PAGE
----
Worldwide regulation of cryptocurrencies that could kill off their kudos has moved a step closer with outright criticism from the Bank for International Settlements’ (BIS) general manager Agustín Carstens.
The BIS represents central banks from 60 countries that, between them, have 95% of the world’s GDP. All central banks are likely to take note.
Digital tokens masquerading as currencies
In a lecture “Money in the digital age: what role for central banks?”, Carstens today said: “The meteoric rise of cryptocurrencies should not make us forget the important role central banks play as stewards of public trust. Private digital tokens masquerading as currencies must not subvert this trust.”
He said central banks had a duty to make sure technological advances are not used to legitimise the profits from illegal activities, and to educate and protect investors and consumers. They must also ensure cryptocurrencies do not become entrenched and pose a risk to financial stability.
“Novel technology is not the same as better technology or better economics,” Carstens said. “That is clearly the case with Bitcoin: while perhaps intended as an alternative payment system with no government involvement, it has become a combination of a bubble, a Ponzi scheme and an environmental disaster.”
Examples of currency instability
Carstens was speaking at an event in Frankfurt organised by Sustainable Architecture for Finance in Europe (SAFE), the Center for Financial Studies and the Deutsche Bundesbank.
Carsten’s lecture was accompanied by a report into how the forerunners of central banks stabilised economies after the Thirty Year War in central Europe, 1618-1648.
Large price swings, high transaction costs and a lack of consumer and investor protection make cryptocurrencies unsafe and unsuited to fill money’s role as a shared means of payment, store of value and unit of account, he said. While he referred specifically to Bitcoin, he generalised about other cryptocurrencies, which include Ethereum, Ripple and Litecoin, for example.
Crypto exchanges regulation
Central banks and financial authorities should pay particular attention to the ties linking cryptocurrencies to real currencies, and ensure they do not become parasites on the institutional infrastructure of the wider financial system.
“To ensure level playing field for all participants in financial markets, access to legitimate banking and payment services should be limited to those exchanges and products that meet accepted high standards, Carstens said.
“This means ‘same risk, same regulation’. And no exceptions allowed,” he said.
Central banks vital to virtual currency regulation
In Carston’s lecture he argued: “Money is an indispensable social convention backed by an accountable institution within the State that enjoys public trust. Many things have served as money, but experience suggests that something widely accepted, reliably provided and stable in its command over goods and services works best.
“Experience has also shown that to be credible, money requires institutional backup, which is best provided by a central bank. While central banks’ actions and services will evolve with technological developments, the rise of cryptocurrencies only highlights the important role central banks have played, and continue to play, as stewards of public trust.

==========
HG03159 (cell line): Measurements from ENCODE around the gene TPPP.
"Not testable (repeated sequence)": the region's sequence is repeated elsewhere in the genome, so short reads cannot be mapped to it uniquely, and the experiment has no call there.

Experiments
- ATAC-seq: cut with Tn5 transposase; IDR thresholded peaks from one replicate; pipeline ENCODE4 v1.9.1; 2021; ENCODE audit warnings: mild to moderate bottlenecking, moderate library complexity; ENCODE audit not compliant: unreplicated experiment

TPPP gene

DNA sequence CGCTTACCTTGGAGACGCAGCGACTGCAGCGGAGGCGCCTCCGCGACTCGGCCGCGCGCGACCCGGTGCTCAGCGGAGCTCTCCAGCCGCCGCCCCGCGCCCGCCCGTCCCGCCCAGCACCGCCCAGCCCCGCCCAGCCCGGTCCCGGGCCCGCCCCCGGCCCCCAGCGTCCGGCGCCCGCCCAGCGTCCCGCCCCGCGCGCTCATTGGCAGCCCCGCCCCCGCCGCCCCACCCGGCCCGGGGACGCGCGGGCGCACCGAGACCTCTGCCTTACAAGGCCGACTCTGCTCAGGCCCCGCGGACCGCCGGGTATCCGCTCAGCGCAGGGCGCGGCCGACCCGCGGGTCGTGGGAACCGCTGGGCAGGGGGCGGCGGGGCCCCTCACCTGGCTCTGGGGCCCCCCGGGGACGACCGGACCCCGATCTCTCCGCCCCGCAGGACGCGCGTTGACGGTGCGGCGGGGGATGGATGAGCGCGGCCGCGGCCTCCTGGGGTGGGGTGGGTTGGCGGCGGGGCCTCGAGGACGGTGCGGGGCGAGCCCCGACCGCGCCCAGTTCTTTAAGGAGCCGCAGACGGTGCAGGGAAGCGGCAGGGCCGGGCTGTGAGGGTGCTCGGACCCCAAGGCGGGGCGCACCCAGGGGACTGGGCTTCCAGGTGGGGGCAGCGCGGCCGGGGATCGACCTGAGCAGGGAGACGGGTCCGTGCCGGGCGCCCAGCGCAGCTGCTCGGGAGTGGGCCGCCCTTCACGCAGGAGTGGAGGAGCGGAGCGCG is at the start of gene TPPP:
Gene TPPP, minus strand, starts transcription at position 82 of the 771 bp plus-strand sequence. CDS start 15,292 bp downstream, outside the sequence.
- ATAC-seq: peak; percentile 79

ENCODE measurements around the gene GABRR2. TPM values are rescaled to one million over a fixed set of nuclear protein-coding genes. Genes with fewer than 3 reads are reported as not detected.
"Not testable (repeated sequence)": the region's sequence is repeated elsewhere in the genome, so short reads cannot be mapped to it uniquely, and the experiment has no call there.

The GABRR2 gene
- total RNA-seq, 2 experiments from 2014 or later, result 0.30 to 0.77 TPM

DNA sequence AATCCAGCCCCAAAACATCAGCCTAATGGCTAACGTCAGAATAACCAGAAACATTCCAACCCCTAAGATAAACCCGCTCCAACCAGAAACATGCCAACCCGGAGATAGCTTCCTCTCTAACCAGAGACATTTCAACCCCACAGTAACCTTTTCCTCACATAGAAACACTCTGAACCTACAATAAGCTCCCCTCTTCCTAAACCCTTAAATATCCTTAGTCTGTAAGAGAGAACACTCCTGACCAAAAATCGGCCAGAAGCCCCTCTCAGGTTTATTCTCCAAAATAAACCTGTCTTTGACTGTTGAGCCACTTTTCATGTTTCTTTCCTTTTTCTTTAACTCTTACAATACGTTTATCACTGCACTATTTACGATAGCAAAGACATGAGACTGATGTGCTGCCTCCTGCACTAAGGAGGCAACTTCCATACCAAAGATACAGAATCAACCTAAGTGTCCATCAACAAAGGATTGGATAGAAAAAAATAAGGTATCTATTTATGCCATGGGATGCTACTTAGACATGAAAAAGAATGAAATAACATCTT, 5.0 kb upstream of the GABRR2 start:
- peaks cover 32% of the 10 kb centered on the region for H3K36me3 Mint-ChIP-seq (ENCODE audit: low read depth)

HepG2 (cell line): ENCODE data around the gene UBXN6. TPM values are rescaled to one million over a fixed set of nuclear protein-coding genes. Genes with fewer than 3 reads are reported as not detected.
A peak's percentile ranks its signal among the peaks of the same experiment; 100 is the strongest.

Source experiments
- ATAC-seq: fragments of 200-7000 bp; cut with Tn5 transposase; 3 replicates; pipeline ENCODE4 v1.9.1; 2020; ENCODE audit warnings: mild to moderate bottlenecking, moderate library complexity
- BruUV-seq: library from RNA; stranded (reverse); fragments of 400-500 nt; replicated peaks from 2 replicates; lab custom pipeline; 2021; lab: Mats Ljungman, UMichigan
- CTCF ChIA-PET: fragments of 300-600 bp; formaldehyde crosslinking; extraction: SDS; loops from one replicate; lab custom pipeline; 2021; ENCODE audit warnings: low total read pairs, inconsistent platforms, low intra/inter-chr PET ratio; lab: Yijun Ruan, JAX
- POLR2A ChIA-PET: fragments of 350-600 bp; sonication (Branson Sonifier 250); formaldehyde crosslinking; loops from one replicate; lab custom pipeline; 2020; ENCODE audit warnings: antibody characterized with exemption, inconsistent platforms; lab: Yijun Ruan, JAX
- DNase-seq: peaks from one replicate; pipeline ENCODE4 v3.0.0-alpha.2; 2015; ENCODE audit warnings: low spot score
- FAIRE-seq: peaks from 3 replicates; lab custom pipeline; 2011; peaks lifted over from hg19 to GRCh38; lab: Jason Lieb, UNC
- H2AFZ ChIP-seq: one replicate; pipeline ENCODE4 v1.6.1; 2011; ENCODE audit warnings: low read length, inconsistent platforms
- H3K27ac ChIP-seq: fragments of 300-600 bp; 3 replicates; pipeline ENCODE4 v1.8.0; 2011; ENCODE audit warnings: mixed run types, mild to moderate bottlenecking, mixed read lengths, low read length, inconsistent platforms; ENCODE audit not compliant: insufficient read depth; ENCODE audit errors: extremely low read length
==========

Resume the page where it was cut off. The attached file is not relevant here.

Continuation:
“Private digital tokens posing as currencies, such as bitcoin and other crypto-assets that have mushroomed of late, must not endanger this trust in the fundamental value and nature of money.”
Much of Carsten’s lecture discussed the nature of money and the digitisation process, With analysis summed up by the “money flower” diagram. It shows how currencies in various forms are related and available.
But Cartsten swiftly focussed on what he called the “leapfrogging” distributed ledger technology behind Bitcoin and other cryptocurrencies. While the technology had been examined by central banks it had yet proved itself to be valuable and safe, despite the rash of new cryptocurrencies.
“Trust is the fundamental tenet that underpins credible currencies, and this trust has to be earned and supported,” he said.
Mexico had dozens of banknotes
He referred to three periods: examples of when currencies had lacked trust. In addition to the Thirty year war, he included the United States Free Banking Era, from 1837 to 1863, when many banks sprang up that issued currency with no oversight of any kind by the federal government.
He also included his own country, Mexico. “Mexico had the first series of hyperinflations at the beginning of the 20th century. My country had a revolution from 1910 to 1921, in which no central government existed in an effective way, with many factions fighting and disputing different territories.
A winning faction would arrive in a territory, print its own money and make void previously issued cash. So different bills issued by different factions coexisted, leading to chaos and hyperinflation,” he said.
Several trunks of banknotes confiscated by the US Navy in 1914 were recently returned and in them were a dozen forms of currency Mexico’s central bank had never known existed.
“The unhappy experience with private forms of money raises deep questions about whether the proliferation of cryptocurrencies is desirable or sustainable,” Carstens said.
“Even if the supply of one type of cryptocurrency is limited, the mushrooming of so many of them means that the total supply of all forms of cryptocurrency is unlimited. Added to this is the practice of “forking”, where an offshoot of an existing cryptocurrency can be conjured up from thin air.
“Given the experience with currency debasement that has peppered history, the proliferation of such private monies should give everyone pause for thought.”